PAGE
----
Huntsman and Herdsman
Details11×17″, oil on panel, 2014
by Thomas Dylan
Time let me play and be
Golden in the mercy of his means,
And green and golden,
I was huntsman and herdsman, the calves
Sang to my horn, the foxes on the hills barked clear and cold,
And the sabbath rang slowly
In the pebbles of the holy streams.
Derived from “Fernhill,” by Welsh poet Thomas Dylan, which describes an idyllic rural childhood. The farm is a parallel to the Garden of Eden, and childhood, man’s state before the fall. And yet, the farm itself is rife with fallen-world corruption.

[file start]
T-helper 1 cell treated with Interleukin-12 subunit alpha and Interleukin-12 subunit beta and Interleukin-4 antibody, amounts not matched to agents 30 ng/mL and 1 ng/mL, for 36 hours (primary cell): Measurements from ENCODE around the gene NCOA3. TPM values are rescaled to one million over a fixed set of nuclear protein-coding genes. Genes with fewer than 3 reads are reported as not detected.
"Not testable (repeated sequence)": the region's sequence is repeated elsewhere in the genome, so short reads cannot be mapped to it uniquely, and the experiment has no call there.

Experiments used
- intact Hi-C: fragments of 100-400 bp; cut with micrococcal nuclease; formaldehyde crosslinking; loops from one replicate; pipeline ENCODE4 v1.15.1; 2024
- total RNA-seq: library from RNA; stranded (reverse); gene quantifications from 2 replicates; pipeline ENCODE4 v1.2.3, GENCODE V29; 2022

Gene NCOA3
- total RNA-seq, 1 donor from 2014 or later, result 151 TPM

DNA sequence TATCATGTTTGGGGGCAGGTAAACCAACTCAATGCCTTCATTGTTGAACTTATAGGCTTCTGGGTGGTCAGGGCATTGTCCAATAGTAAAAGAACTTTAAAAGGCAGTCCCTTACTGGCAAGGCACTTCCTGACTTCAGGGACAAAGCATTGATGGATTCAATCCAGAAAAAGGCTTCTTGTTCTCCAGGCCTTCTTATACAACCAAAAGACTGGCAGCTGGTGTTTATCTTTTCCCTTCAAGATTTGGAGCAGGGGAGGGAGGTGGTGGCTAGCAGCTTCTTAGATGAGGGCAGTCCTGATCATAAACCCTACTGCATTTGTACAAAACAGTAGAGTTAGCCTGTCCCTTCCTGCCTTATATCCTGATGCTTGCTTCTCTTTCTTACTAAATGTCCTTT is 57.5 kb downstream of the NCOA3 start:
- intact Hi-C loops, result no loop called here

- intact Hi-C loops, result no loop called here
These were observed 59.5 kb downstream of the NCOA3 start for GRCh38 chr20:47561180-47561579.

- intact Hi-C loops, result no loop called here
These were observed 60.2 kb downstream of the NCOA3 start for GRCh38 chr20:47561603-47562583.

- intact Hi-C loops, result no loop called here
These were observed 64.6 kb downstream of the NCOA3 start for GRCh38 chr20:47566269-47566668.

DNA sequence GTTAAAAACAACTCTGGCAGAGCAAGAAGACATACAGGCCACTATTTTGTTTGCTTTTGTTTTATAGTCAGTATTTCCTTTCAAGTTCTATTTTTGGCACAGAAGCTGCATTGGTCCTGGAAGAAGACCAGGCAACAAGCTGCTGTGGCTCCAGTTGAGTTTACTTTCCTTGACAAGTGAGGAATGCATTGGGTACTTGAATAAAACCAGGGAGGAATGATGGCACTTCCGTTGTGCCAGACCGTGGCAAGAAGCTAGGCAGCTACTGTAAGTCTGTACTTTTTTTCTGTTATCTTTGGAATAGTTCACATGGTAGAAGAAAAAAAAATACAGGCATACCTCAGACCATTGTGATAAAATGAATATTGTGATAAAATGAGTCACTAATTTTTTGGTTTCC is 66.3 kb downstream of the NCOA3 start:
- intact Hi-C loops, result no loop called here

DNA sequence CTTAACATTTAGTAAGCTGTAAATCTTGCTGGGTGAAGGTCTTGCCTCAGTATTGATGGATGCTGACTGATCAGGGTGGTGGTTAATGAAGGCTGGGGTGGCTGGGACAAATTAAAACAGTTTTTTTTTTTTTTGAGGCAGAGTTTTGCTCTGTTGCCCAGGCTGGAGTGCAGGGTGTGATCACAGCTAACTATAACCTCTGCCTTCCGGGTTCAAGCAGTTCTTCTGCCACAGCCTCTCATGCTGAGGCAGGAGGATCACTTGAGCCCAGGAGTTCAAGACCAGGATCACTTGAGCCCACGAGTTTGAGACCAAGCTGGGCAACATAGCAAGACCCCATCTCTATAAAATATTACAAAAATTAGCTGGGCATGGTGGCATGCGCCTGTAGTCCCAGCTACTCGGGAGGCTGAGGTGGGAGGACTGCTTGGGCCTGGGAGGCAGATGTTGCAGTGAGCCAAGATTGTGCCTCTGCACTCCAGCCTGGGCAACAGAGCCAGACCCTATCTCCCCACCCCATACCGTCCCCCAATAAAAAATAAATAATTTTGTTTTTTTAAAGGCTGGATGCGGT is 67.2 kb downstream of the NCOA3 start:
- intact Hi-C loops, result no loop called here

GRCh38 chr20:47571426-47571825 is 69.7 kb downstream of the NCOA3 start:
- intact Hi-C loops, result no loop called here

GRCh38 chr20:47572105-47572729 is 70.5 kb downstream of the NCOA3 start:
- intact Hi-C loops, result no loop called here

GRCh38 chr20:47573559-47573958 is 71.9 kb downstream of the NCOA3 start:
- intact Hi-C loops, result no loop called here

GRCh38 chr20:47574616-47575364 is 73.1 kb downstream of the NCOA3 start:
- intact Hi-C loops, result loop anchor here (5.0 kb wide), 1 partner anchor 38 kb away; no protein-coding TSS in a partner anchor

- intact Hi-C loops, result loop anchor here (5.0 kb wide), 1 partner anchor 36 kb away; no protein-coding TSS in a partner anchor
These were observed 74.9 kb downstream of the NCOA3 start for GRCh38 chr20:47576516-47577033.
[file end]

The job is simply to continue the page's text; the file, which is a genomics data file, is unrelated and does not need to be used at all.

This verse makes reference to Cain and Abel, the original huntsman and herdsman, a metaphor for man’s conflicted relationship with the rest of the animal kingdom. On the one hand, man as the caretaker and protector; on the other, the apex predator. Some animals are to be loved and protected. Some are to be exploited and killed. Some are pets for a while before they become our food. For children this is a cruel and heartbreaking hypocrisy. No amount of growing up leads to a non-conflicted understanding of this confusing world of life and death, of which we are the reluctant arbiters. The oak boughs symbolize strength and wisdom, although the leaves are shriveled and falling. Paul is holding a feral kitten that, before its rescue, faced a life of starvation and disease in the wild.